Tensions spike after Israel names two West Bank sites to national heritage list
Tensions between Israel and Palestinians continued to rise Wednesday, following Israel Prime Minister Benjamin Netanyahu's decision to add two West Bank sites to its national heritage list.
Israelis President Shimon Peres tried to rein in the rhetoric Wednesday, telling Robert Serry, United Nations Special Coordinator for the Middle East Peace Process, that Israel wasn't interested in "monopolizing" the sites and that it did not need "artificial conflicts" sparked by a "misunderstanding."
“Israel will continue to grant freedom of worship to every religion in every holy place," Mr. Peres said.
Clashes in the West Bank continued for the third straight day on Wednesday, following Sunday's decision by the Israeli government to add the two sites to list. In Hebron, clashes erupted between Palestinian youths and Israeli forces. Several Palestinians were injured, including a young boy and his mother, according to the Maan news agency in Ramallah.
An Israeli military spokesman said Palestinians hurled burning tires and rocks at soldiers, and that the rioters were dispersed. He said he could not confirm the injuries. An Israeli driving on a West Bank road was injured by a stone thrown at his car by local Palestinians, Israel Radio reported late Wednesday.
A day earlier, Palestinian Authority President Mahmoud Abbas warned that Israel’s decision to place the Cave of the Patriarchs in Hebron and Rachel’s Tomb in Bethlehem on the national heritage list could trigger a holy war. In Gaza, Hamas Prime Minister Ismail Haniyeh on Tuesday called on Palestinians to launch a new uprising against the measure.
That both the Israelis and the Palestinians lay claim to the very same sites of religious worship in the West Bank is not new. The Oslo Accords attempted to address the issue by promising continuing access to holy sites for all. But Israel's decision now to add the two sites to a national plan to renovate and improve the conditions of some
150 historical sites comes amid lack of progress in returning to negotiations.
The Cave of the Patriarchs in Hebron (sometimes called the Tomb of the Patriarchs), which both devout Muslims and Jews believe contains the remains of Old Testament prophet Abraham and his wife, Sarah, has been a flashpoint in the past. In 1994, Jewish settler Baruch Goldstein entered the Muslim side of the cave and killed 29 Palestinians worshiping there.
"This is playing with dynamite. The Israelis are perhaps not actually conscious of what they are doing," says Qaid Abdul-Karim, a member of the PLO's Central Council in Ramallah, which has strong influence over Abbas' decisions.
"Maybe the immediate reaction in the Palestinian side is not very violent, but sooner or later, the continuation of these provocations by the Israelis, including what they're doing in East Jerusalem, makes it harder to speak about peace or a peace process," says Mr. Abdul-Karim, who is also known as Abu Leila. "By encroaching on holy sites, they are not only committing an attack on Palestinian sovereignty and the two-state solution, they are also attacking the most sacred and sensitive spheres of Palestinian consciousness."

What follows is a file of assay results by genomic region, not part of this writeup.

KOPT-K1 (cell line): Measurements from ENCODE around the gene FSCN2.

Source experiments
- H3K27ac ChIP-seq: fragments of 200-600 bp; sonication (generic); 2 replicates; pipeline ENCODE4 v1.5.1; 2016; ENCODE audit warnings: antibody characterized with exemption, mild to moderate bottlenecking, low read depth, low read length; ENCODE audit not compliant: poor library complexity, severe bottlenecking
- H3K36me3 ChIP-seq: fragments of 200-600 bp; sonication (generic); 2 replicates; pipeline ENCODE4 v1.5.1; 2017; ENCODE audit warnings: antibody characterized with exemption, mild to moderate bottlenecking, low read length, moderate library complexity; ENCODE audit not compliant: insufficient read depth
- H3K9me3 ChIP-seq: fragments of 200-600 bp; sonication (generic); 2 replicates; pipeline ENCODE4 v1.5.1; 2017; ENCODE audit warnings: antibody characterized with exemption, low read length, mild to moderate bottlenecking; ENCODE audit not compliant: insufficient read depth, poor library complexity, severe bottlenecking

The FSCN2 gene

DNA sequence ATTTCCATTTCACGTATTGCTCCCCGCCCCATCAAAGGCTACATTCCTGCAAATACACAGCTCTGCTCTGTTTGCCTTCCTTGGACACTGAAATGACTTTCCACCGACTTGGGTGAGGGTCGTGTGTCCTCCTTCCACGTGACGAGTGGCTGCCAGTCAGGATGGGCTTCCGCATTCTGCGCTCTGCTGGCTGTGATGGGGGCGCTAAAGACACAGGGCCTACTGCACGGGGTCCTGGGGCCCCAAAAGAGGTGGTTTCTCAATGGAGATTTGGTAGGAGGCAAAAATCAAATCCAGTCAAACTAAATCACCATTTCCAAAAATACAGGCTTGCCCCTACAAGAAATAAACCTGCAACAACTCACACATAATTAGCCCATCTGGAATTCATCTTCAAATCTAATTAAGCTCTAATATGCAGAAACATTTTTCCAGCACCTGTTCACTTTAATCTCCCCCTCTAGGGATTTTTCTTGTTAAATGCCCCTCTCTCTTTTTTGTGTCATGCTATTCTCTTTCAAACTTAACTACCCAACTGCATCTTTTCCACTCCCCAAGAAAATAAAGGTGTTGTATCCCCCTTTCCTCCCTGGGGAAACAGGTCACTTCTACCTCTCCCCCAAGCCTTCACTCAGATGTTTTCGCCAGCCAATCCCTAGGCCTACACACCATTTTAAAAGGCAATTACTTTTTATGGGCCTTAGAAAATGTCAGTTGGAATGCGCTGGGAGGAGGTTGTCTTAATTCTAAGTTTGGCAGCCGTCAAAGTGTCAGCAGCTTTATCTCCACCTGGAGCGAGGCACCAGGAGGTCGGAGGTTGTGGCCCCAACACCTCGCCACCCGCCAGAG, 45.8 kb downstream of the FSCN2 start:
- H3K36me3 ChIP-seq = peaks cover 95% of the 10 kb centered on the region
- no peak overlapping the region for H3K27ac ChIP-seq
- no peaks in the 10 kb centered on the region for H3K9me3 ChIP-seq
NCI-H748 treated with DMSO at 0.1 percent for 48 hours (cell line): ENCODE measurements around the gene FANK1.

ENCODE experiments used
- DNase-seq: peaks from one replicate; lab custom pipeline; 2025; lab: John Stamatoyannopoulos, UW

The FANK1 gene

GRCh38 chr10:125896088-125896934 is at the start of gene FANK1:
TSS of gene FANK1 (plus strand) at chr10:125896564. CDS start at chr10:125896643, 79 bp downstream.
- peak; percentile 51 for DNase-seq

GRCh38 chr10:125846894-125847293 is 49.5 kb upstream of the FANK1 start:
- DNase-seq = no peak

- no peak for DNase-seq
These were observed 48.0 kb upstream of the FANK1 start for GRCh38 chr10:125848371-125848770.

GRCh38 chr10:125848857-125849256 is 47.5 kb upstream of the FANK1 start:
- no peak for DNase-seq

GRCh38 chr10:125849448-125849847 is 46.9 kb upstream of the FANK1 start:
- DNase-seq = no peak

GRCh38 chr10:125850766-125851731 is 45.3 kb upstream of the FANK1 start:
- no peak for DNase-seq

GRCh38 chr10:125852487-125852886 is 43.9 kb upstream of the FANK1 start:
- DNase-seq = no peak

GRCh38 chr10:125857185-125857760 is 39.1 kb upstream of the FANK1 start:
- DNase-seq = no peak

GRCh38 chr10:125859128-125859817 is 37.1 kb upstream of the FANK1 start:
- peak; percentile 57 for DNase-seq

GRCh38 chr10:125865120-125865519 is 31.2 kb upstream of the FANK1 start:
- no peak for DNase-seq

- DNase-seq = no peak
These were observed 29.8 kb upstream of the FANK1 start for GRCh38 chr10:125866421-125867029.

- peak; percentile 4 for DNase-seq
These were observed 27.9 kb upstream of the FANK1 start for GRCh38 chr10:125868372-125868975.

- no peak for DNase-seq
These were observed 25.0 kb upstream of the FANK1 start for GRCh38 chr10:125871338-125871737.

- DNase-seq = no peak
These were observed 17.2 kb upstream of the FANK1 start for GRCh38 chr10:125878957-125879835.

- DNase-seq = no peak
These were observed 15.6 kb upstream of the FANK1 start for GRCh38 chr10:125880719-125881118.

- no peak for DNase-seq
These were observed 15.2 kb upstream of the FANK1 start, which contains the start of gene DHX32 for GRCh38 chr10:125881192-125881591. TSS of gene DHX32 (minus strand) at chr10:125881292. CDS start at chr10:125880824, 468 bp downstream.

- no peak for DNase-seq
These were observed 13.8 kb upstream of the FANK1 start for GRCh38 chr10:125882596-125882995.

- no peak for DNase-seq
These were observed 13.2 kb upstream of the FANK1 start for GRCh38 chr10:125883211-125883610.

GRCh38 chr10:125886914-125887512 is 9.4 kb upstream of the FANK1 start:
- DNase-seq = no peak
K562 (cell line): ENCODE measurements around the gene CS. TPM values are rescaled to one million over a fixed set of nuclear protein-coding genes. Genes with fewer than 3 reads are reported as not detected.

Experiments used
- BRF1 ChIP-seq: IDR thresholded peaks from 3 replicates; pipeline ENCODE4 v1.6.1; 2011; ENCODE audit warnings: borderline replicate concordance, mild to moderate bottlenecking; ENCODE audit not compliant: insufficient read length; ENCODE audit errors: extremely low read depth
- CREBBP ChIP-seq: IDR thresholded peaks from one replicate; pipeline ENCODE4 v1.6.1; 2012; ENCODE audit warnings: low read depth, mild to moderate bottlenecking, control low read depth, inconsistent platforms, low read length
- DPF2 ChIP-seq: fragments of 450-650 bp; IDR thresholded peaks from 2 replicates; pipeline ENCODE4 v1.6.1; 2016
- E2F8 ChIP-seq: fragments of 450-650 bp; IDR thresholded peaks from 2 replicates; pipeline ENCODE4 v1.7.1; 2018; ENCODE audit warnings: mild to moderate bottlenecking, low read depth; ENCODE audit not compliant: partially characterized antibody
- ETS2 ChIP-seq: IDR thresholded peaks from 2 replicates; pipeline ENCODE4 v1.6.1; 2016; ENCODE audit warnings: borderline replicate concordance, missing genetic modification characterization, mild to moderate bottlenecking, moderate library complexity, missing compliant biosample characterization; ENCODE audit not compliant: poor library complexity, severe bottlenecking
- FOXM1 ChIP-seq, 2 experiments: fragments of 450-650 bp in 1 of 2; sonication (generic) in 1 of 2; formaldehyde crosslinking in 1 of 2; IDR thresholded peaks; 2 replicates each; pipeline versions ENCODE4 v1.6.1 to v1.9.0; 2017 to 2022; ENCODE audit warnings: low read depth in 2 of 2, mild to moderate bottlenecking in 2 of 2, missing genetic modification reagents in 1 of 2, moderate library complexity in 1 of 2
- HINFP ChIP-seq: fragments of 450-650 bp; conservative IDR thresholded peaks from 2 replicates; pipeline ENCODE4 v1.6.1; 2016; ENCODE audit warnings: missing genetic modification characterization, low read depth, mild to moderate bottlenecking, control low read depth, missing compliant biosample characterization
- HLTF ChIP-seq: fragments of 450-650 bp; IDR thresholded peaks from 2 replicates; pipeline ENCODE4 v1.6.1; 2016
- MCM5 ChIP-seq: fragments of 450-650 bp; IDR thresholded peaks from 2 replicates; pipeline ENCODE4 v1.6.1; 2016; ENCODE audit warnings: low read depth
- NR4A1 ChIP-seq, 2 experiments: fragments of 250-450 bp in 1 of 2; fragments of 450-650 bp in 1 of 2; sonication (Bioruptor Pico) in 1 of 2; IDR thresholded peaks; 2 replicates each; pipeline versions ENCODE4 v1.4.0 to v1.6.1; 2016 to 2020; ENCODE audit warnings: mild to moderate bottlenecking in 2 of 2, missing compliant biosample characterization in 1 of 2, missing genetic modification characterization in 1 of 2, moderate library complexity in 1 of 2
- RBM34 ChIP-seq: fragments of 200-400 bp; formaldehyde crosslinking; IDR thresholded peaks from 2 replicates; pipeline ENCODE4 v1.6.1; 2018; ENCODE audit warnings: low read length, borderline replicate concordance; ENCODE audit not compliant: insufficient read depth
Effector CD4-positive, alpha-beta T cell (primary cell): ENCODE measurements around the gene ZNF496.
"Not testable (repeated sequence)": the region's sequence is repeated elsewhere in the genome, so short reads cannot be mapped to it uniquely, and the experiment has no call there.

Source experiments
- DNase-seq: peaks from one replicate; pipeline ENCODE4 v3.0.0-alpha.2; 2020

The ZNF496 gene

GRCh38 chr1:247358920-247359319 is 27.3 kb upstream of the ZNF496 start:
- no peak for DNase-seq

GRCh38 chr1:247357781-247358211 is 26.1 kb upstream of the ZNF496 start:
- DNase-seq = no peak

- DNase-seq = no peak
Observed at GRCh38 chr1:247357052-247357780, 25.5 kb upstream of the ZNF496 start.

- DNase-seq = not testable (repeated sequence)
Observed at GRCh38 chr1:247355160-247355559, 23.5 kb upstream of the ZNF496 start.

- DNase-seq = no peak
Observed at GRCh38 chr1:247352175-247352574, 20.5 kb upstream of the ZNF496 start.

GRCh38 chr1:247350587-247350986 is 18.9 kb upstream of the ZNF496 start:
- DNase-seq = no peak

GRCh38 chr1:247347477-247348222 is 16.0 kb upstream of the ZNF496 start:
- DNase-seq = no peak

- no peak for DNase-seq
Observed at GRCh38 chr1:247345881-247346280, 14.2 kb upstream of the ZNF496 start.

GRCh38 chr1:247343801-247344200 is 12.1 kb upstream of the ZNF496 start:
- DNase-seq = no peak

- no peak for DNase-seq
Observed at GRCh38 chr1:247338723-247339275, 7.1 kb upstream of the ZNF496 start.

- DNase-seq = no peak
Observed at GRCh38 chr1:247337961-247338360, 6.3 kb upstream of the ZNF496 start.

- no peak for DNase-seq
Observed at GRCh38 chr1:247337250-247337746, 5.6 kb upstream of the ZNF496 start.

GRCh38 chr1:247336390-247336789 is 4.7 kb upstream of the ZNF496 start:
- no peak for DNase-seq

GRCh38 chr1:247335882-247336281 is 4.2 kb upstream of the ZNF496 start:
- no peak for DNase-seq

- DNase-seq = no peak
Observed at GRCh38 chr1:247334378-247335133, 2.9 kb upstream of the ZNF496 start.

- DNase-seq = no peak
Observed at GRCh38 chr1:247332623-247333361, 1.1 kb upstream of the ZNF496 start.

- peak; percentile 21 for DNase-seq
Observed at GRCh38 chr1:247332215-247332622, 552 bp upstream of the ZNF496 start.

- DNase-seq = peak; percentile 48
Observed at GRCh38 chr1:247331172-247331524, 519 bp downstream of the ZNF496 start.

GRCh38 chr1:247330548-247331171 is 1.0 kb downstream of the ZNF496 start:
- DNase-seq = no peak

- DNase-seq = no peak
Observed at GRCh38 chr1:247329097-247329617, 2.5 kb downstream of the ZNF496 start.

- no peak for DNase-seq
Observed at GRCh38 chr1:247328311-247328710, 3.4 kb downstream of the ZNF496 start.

Palestinian and Israeli newspapers were full of speculation as to whether soaring emotions over the decision could provide the spark for a third intifada. Ben Caspit, a journalist for the Maariv newspaper, wrote that the decision to include the two sites was mostly symbolic, and came because of pressure on Netanyahu from the Israeli right-wing.
But past symbolic gestures have led to disaster, Mr. Caspit noted, pointing to the deadly riots sparked in 1996 when Netanyahu, prime minister then as now, allowed for the opening of a tunnel that leads from the Western Wall into the Muslim Quarter of Jerusalem's Old City. "After all, Netanyahu has already been in this story with the Western Wall tunnel. Then too, it was symbolic, pompous, and unnecessary," Caspit wrote.
Israeli and Palestinian negotiators have been reported for weeks to be close to agreeing to "proximity talks" as proposed by George Mitchell, the Obama administration's Middle East peace envoy. Officials on both sides suggested that hope is still in the offing, but shared concern that anger on the street could escalate, making talks that much more difficult.
What are proximity talks? Read this article.
"No decent Palestinian wants a third intifada, but what happens every day is driving the Palestinians crazy," Sufian Abu Zaida, a former cabinet minister in the Palestinian Authority, said in an interview with Army Radio.
"I'm not sure that it's the smartest thing in the world [for Netanyahu] to say that these areas will be part of Israel at this particular time," Eiland told foreign reporters at a briefing, when asked about the government's move. "But at the end of the day, Israeli statements are always confronted by Palestinian statements, but I don't think it has to grow into something much bigger than that."